by Ron Fassler
In the spring of 1979, Carmelina, a new musical by the formidable talents of Alan Jay Lerner and Burton Lane, opened on Broadway. It came and went pretty quickly, in spite of a few respectable notices. Of course, then as now, producers need better than “respectable” to sell tickets, and further hindrance came after many critics damned the show with faint praise by calling it “an old-fashioned musical.” Lost on no one was that only a month earlier, a musical as new-fashioned as Stephen Sondheim and Hugh Wheeler’s Sweeney Todd had opened, breaking new ground for the American musical. Now, forty years later, Carmelina is back, entirely due to the folks at the York Theatre Company via their “Musicals in Mufti” series; and not for the first time either. This is their third time presenting Carmelina since 1996. Sunday afternoon it was my pleasure to see this charming show (for my first time) in a well-staged, sweetly performed and beautifully sung production.
For the uninitiated who have never heard of the word “mufti,” don’t feel lost. It was only when the York Theatre began to produce these reduced-sized versions—done in simply staged, book in-hand concerts—twenty-five years ago, that I first came upon the phrase and had to look it up. Mufti means “in street clothes, without the trappings of a full production,” which is exactly how the York has been bringing us dozens of musicals (on tight budgets) over the last quarter of a century.
Carmelina is based on a 1968 film comedy titled Buena Serra, Mrs. Campbell (though it doesn’t credit it), which starred Gina Lollobridgida as an Italian woman who, during World War II, gave birth to a child in her small town without knowing who the father was. Certain it was one of three soldiers during that one month in April, she told each of them that the child was theirs, with all three supporting a daughter they’d never met in the seventeen intervening years. That is, until the Americans show up for a reunion, and . . . well, if you’ve seen Mamma Mia, you know exactly how this all plays out (which also doesn’t acknowledge the Mrs. Campbell film as its source). Anyway, whether any of that constitutes plagiarism is fodder for a piece of investigative journalism, not this review.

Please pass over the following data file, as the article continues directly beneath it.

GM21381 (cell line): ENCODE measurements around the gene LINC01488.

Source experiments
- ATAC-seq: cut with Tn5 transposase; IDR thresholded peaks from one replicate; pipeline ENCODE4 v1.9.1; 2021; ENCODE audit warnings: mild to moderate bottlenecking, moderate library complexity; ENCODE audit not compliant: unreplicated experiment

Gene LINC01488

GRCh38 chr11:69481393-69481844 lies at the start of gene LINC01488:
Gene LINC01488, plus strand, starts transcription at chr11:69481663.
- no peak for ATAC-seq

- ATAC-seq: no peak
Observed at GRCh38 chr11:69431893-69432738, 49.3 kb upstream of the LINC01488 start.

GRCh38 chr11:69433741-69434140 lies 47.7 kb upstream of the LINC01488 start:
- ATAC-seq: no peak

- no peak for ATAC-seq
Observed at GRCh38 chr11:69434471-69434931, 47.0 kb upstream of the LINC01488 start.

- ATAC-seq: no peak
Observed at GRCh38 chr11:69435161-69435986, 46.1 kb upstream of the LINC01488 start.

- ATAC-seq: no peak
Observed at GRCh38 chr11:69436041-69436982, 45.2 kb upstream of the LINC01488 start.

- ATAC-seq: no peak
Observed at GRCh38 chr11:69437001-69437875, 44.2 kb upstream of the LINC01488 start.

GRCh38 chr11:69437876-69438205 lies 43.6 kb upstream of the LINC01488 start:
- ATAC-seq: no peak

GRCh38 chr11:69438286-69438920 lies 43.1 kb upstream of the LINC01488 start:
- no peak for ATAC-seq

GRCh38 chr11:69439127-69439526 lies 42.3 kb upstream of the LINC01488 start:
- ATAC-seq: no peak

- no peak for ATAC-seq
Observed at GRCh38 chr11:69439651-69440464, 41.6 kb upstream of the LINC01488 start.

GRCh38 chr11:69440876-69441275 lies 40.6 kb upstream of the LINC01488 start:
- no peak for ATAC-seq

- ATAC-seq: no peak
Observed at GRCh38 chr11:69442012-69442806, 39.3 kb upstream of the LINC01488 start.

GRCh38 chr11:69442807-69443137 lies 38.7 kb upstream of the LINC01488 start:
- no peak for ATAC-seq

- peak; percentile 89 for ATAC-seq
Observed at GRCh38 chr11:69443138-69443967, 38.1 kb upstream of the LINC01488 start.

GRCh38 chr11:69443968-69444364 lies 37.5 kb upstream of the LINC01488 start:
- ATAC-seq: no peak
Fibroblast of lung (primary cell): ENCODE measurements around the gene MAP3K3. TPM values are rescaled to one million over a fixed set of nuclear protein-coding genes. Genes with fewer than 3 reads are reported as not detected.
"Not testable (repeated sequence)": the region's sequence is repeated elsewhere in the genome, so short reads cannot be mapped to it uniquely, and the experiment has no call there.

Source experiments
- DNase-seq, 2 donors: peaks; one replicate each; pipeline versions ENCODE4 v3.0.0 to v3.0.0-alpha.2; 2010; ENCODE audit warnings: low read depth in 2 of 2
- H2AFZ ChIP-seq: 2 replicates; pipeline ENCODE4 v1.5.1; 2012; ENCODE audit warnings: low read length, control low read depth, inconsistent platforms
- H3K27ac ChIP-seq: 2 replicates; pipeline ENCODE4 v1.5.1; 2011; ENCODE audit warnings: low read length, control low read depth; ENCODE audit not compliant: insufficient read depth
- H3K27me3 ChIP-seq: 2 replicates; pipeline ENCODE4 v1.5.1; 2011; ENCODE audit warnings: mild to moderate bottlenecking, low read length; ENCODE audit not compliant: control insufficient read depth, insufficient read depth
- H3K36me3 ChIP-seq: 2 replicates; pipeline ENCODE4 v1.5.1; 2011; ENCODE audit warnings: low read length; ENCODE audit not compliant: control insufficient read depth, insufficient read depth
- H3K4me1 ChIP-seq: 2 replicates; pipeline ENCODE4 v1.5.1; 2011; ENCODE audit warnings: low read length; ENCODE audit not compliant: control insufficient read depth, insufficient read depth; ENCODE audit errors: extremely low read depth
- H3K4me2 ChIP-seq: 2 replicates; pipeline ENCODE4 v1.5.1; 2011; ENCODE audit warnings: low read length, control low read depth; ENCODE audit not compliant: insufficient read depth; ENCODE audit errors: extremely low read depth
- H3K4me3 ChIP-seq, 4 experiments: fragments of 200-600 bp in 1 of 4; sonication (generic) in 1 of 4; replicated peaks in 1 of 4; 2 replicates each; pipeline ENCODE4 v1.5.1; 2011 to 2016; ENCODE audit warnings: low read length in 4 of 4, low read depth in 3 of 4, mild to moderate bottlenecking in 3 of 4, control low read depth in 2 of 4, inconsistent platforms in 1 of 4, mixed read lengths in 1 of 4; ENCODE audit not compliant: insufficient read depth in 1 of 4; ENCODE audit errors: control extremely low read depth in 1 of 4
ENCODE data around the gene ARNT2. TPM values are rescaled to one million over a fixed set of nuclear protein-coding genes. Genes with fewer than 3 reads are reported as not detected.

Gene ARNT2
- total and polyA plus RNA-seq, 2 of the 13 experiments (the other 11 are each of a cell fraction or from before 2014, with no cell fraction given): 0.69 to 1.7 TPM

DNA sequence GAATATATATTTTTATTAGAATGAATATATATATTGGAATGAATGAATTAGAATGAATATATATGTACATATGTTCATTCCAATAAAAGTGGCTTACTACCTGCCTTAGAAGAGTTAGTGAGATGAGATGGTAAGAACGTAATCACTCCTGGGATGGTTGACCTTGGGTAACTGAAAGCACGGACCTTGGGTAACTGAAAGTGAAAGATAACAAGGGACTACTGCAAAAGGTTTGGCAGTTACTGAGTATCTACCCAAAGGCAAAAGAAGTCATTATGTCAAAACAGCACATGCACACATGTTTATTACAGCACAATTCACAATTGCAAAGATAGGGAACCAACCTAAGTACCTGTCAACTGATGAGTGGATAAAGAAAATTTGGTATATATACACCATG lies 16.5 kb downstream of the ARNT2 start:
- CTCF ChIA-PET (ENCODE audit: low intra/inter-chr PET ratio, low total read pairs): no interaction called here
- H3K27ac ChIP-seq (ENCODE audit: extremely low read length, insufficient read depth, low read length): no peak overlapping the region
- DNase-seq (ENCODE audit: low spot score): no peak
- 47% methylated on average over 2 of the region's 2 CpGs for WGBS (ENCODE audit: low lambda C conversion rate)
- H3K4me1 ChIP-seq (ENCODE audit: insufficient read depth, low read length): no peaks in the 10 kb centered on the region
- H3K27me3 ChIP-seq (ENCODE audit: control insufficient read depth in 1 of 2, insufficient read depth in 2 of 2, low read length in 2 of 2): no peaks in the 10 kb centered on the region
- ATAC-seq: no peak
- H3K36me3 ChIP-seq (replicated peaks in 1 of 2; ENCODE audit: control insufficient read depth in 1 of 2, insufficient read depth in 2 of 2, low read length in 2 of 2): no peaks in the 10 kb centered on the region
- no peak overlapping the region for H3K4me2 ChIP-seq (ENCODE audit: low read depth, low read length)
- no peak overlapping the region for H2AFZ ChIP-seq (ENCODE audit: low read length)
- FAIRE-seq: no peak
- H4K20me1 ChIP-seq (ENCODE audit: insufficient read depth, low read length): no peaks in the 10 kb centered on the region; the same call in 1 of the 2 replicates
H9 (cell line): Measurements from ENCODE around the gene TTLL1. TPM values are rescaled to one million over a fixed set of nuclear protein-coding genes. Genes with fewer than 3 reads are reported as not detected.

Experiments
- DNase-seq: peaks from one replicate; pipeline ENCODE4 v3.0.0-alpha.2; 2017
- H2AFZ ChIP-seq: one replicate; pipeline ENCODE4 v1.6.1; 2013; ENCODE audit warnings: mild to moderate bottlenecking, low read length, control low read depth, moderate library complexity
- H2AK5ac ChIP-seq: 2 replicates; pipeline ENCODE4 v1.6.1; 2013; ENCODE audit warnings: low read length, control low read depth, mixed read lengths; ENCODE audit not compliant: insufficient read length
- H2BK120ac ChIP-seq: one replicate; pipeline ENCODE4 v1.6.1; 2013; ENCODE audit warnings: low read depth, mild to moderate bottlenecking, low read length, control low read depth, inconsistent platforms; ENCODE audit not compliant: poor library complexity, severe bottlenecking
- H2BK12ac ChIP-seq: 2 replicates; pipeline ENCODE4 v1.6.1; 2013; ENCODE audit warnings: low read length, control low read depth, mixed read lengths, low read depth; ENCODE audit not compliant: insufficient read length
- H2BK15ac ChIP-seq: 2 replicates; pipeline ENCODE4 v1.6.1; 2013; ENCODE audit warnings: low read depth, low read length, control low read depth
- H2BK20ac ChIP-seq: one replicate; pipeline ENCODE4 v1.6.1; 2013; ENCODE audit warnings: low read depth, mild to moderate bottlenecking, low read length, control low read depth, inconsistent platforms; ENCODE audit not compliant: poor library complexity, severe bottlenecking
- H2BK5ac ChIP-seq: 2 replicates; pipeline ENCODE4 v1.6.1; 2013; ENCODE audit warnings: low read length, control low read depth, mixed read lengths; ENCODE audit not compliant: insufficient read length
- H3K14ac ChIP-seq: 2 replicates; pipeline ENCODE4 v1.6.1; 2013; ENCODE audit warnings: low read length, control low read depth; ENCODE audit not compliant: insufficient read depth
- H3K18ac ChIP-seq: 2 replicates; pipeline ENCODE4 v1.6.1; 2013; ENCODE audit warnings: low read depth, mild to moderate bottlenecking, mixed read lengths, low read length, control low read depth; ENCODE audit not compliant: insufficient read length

Although only familiar with one song from Carmelina, the haunting “One More Walk Around the Garden,” I was happily serenaded this past Sunday afternoon by delightful tune after delightful tune. From the moment a charming guitarist strolled down the aisle of the theater singing “It’s time for a love song,” I was hooked. Burton Lane was one of the great melodists that ever wrote for the theatre (or film), and his score for Carmelina is no exception. And in Alan Jay Lerner, one could always count on smiling at many of his lyrics, laughing out loud at a few more, and silently nodding in agreement to an exquisitely expressed romantic sentiment. You get all that here under the fine direction of Michael Leeds, in what is always for the “mufti” series a swiftly-put together show with limited rehearsal time. Along with musical direction by David Hancock Turner, playing the piano himself and accompanied by bass player Joseph Wallace, the small, lovely sound makes for some very pretty music.
As for the players, Andrea Burns, one of Broadway’s most talented leading ladies, is Carmelina. Everything, from her fine Italian accent to her strong and powerful mezzo-soprano, is excellent. She is given able support by Joey Sorge as her eventual love interest, and by Anne L. Nathan as Rosa, Carmelina’s faithful companion. Ms. Nathan truly knows where the funny is. Rounding out the cast are Mary Joanna Grisso, Evan Harrington, Timothy John Smith, Jim Stanek and Antonio Cipriano, all well-suited to their various roles.
If you’ve never experienced a “mufti,” then you can do no better than to luxuriate in Burton Lane’s outstanding melodies in Carmelina, sung by a talented eight-person cast.
Finally, it should be noted that this series is devoted to Alan Jay Lerner for its full season, with upcoming performances of the second Lerner & Loewe musical, The Day Before Spring (February 7-17) and Lolita, My Love, Lerner’s 1971 adaptation of Nabokov’s infamous novel, with music by John Barry. Having never made it to Broadway, with Lolita’s pre-mature closing in Boston, a trip to the York to see it (February 23-March 3) might well be worth a visit . . . for curiosity, if nothing else.
Carmelina. Through February 6 at The York Theatre Company (in St. Peter’s Church, 619 Lexington Avenue, entrance on East 54th Street). www.yorktheatre.org
Photos: Genevieve Rafter Keddy